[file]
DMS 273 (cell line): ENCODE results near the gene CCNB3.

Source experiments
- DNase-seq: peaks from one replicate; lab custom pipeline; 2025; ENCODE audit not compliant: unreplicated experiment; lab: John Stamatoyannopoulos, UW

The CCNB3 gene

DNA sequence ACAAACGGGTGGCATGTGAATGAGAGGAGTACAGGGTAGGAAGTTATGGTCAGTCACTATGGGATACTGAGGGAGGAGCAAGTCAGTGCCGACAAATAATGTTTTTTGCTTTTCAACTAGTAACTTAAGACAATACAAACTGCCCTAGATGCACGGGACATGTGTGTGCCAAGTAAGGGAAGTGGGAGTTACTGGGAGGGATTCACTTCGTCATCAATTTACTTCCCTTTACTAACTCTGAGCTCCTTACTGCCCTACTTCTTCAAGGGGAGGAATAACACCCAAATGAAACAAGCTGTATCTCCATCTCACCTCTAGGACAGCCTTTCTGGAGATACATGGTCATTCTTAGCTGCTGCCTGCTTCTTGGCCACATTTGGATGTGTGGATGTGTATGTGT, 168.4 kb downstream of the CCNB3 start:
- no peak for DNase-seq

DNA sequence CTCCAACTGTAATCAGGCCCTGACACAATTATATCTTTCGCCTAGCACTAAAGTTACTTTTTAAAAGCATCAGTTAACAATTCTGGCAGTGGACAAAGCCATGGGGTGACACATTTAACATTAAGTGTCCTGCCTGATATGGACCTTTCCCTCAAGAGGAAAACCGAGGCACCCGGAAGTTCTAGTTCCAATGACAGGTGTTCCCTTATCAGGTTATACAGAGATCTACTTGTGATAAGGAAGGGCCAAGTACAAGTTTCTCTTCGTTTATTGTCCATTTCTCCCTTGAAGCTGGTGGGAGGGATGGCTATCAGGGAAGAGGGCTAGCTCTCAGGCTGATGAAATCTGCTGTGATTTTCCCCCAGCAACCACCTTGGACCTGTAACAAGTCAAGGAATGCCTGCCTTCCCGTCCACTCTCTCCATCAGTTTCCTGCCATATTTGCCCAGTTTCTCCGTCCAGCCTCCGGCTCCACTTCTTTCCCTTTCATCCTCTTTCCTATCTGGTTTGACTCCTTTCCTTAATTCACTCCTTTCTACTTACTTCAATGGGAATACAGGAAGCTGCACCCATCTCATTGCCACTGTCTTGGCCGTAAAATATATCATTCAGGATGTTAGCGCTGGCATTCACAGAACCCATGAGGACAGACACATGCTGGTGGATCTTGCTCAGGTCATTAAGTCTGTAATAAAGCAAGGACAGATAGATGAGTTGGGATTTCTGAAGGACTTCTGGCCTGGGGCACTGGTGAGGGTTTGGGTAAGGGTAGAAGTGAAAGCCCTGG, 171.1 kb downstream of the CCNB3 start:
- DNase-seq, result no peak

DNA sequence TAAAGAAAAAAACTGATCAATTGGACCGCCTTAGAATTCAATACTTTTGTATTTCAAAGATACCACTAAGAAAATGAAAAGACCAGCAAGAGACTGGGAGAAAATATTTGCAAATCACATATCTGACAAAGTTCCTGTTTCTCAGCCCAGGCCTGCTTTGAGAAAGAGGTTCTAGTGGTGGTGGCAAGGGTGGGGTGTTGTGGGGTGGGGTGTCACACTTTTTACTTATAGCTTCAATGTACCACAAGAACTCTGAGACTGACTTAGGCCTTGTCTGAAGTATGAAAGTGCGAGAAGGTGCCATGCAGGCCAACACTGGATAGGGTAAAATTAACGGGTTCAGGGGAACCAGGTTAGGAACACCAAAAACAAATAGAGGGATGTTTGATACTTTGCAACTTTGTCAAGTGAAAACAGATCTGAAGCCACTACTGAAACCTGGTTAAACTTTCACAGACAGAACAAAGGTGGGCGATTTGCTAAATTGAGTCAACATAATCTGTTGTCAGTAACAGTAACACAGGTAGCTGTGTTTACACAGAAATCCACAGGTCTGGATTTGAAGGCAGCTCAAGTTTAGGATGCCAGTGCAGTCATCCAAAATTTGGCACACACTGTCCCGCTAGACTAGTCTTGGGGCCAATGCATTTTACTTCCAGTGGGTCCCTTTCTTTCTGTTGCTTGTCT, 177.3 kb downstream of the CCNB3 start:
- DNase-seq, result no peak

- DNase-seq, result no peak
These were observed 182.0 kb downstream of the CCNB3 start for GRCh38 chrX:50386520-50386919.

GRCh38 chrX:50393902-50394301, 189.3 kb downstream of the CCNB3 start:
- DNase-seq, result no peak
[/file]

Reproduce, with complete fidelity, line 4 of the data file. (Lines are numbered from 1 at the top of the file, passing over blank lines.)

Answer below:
The CCNB3 gene